Wherever we measure we gather data, wherever we have data we have information, and wherever we have information we have potential knowledge. However, we cannot assume that this knowledge is useful just by ensuring that we measure. The continual growth of data volume, velocity and variety has necessitated the development of tools that can assure its veracity to meet the criteria defined by its ultimate use. Where these tools provide computational functionality that are outside the abilities of a human operator, are non-routine and handle data large or complex in characteristics, we can define them as ‘smart’. This and analogous terminology, such as ‘intelligent’ or ‘cyber physical’, has become ubiquitous within the data science community and has been embraced by manufacturing and processing industries as the 4th Industrial Revolution (Industry 4.0). The water industry is no exception to this and perspectives for Smart Water were neatly presented in two recent IWA whitepapers on Digital Water (IWA 2019; van Thienen & Savic 2020), as part of their ongoing Digital Water Programme. This very much looks at the present and the future of smart technology and intelligent management and use of data across the water sector. For over thirty years, pockets of academics and practitioners have attempted to ‘smarten’ water processes, building on modelling and control foundations, most notably within the Industrial Control and Automation (ICA) community. While some traction has been made (Olsson 2006), general acceptance and integration of methods by industry has been sporadic and limited due to an array of reasons. Nevertheless, we believe that the ideas and approaches for smartening water systems are being embraced wholesale and data analysis and utilisation is being elevated from the mundane to the critical, sitting alongside process and control engineering in the armoury of skills required by practitioners in the water industry to meet present and future challenges facing the sector with preparedness and resilience.
In this special issue of Water Science and Technology, 11 papers were selected that contribute to a broad discussion and demonstration of state-of-the-art for integration of digitalisation and water management processes. Therrien et al. (2020) provide an excellent introduction to the concepts embraced in this issue, highlighting the necessary steps required to extract applicable intelligence from raw data in water resource recovery systems. Sit et al. (2020) undertake a more focused review of contemporary deep learning techniques, which considers not only the process and challenges but governance and ethical management of data as a resource.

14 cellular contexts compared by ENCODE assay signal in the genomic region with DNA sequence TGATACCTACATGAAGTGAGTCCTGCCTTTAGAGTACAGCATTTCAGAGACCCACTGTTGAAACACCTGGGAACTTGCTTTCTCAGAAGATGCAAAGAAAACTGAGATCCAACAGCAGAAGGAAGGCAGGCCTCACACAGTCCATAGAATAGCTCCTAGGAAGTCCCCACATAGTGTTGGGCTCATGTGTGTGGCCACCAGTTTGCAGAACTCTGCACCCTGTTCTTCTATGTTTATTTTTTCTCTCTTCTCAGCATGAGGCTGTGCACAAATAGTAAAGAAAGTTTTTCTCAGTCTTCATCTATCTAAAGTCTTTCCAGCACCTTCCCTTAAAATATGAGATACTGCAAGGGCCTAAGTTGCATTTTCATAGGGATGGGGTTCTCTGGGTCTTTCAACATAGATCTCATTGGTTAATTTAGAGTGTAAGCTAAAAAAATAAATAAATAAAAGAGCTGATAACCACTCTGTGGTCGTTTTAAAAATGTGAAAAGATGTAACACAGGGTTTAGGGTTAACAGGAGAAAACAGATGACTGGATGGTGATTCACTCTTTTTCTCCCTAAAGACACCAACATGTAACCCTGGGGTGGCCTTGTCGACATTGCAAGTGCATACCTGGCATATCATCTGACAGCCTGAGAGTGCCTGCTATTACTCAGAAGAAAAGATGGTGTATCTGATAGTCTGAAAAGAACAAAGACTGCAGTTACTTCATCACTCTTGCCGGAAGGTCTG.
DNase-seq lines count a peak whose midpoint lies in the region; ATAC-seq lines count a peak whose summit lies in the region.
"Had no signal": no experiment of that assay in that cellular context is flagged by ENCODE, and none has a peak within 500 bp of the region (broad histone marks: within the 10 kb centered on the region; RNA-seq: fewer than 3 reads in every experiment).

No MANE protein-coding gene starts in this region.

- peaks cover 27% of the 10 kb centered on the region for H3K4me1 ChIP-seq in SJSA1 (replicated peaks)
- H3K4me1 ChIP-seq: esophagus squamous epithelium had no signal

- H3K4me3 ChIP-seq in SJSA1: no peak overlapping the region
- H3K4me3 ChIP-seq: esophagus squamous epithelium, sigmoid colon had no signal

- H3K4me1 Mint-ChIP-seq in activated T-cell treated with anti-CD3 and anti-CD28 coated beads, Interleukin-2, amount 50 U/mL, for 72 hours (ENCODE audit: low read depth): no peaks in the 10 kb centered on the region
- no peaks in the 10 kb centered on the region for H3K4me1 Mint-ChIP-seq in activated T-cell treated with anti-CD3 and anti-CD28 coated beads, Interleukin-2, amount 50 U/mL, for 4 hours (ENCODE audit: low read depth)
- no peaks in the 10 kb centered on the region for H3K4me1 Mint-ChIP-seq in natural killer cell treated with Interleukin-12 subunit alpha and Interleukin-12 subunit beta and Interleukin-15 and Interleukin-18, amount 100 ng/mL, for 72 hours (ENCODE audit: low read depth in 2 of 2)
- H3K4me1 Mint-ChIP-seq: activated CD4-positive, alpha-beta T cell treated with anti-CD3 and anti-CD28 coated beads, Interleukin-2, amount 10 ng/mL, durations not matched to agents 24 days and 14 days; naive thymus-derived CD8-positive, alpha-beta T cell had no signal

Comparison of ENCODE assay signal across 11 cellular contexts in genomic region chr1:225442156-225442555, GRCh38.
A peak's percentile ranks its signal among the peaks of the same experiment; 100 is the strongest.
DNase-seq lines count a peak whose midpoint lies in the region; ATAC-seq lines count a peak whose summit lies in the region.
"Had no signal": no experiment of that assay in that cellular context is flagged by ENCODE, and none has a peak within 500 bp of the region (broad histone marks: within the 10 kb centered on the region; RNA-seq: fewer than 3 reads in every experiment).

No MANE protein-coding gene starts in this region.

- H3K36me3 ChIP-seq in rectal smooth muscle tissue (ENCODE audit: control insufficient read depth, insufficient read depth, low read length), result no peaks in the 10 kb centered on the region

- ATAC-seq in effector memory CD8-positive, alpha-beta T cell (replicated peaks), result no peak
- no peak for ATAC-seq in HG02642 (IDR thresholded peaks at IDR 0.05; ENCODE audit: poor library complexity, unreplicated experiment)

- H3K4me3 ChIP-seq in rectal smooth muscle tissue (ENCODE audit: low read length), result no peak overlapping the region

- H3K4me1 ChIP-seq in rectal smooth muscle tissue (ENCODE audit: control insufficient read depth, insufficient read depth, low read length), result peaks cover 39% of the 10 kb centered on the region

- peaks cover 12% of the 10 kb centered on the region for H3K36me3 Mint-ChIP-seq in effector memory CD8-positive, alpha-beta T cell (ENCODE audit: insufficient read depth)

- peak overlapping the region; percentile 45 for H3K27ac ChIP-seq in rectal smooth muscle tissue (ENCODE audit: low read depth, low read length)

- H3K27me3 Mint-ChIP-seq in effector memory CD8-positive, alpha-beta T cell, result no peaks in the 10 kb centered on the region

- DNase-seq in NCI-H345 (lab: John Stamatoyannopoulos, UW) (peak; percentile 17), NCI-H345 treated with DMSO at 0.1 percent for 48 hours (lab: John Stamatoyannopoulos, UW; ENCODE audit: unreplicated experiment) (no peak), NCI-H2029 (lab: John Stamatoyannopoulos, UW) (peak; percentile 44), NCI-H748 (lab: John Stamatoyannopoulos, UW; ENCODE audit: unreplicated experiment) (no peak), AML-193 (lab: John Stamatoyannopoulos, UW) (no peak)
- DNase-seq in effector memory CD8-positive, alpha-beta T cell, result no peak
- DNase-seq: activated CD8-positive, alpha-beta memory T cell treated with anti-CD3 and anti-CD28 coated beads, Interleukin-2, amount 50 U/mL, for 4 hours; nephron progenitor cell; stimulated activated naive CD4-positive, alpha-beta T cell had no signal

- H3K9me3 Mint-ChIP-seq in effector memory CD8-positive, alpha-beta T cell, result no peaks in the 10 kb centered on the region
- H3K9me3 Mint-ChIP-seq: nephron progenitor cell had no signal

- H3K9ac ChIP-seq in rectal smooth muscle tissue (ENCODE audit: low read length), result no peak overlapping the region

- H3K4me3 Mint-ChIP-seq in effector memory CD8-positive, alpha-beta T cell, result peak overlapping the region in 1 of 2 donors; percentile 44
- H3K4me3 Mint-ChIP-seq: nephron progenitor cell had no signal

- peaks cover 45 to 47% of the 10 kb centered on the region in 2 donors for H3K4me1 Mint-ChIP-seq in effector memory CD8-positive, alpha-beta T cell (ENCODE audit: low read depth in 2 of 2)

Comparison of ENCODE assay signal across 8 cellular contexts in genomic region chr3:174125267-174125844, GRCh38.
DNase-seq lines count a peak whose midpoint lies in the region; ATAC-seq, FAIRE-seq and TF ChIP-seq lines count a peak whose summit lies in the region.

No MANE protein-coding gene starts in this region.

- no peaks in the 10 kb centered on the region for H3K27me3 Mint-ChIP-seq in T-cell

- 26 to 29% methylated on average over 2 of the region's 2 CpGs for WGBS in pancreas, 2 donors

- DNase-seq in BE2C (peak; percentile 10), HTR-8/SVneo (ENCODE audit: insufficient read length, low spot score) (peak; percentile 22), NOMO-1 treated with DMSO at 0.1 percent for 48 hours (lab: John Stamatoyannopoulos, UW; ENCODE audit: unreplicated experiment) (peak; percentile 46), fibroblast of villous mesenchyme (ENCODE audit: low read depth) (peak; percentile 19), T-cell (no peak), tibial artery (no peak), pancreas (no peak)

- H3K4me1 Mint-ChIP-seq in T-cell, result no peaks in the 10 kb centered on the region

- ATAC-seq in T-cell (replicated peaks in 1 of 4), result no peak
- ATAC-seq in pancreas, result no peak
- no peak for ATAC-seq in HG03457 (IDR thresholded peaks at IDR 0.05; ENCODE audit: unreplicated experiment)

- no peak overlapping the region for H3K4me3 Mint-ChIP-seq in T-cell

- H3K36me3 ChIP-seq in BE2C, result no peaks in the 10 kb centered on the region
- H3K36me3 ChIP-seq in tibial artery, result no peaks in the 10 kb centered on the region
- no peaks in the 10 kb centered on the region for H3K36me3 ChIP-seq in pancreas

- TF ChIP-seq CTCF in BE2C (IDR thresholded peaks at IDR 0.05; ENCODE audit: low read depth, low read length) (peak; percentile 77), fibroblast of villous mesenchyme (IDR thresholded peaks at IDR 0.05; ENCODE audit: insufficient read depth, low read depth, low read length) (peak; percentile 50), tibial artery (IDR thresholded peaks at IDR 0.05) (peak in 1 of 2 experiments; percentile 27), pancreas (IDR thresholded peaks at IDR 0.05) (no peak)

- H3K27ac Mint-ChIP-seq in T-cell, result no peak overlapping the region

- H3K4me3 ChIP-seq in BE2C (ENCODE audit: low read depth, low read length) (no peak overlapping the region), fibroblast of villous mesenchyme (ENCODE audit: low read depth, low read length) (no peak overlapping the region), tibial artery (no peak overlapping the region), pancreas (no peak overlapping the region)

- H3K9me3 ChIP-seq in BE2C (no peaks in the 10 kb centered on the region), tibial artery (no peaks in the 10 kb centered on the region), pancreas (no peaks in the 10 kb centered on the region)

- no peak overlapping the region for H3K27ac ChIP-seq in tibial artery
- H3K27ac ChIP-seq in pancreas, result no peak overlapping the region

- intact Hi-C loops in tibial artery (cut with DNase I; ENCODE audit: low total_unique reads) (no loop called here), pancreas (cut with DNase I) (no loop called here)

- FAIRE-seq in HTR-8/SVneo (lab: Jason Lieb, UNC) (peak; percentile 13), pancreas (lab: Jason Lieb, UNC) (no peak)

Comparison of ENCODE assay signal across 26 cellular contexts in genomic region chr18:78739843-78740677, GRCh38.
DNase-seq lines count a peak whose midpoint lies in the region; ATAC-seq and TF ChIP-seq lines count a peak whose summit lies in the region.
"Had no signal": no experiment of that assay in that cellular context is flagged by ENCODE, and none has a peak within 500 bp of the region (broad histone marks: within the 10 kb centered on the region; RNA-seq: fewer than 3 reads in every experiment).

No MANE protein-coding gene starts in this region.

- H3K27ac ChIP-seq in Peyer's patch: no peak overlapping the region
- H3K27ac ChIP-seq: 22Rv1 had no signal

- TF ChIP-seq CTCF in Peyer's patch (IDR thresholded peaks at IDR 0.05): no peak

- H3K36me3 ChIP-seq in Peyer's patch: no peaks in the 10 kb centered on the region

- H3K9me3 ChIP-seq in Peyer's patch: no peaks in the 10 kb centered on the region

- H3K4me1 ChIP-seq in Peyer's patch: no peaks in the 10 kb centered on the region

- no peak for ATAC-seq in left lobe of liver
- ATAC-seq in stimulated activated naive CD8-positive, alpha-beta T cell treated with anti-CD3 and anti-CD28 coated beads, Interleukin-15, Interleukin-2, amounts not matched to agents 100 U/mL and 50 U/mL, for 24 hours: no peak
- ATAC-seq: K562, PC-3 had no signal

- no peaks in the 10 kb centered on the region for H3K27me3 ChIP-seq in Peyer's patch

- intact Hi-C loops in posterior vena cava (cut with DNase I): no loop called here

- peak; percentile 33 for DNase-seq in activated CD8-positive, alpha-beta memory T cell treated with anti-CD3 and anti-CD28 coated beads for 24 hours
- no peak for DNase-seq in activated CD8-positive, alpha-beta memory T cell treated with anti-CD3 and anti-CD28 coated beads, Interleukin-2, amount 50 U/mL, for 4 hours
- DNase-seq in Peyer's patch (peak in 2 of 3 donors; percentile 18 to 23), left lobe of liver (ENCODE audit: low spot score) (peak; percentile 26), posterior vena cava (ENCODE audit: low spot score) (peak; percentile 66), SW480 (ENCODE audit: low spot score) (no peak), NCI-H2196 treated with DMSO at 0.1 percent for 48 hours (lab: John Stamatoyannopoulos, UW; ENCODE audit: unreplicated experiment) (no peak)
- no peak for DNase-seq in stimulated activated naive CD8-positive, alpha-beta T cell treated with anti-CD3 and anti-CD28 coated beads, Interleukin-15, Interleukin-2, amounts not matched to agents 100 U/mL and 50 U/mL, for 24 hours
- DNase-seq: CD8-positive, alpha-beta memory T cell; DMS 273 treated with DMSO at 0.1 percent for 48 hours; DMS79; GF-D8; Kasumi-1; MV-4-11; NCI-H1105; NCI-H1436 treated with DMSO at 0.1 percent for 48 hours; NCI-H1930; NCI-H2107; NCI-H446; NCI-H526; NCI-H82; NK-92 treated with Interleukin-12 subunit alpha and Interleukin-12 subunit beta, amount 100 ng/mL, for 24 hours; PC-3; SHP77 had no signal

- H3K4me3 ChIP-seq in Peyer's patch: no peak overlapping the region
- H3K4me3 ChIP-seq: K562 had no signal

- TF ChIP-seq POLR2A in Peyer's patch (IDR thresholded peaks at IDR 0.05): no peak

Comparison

Icke et al. (2020) developed and tested an Artificial Intelligence approach at the Integrated Validation Plant of Singapore's National Water Agency. With a self-learning feedforward algorithm that uses load prediction and machine learning for nutrient removal control, they achieved up to 15% reduction of aeration compared with conventional feedback control. They also applied quantile regression neural network modelling for anomaly detection to deliver data-driven operational support for process operators.
Eerikäinen et al. (2020) present results from a series of interviews with stakeholders working in ICA of wastewater systems. The findings of the study echo some of the historical reasons identified as barriers for the uptake of machine learning and, more broadly, data analytics and data-driven models in the sector. However, given advances in technology and the quantifiable measure of their performance, the general feedback from practitioners is one of optimism.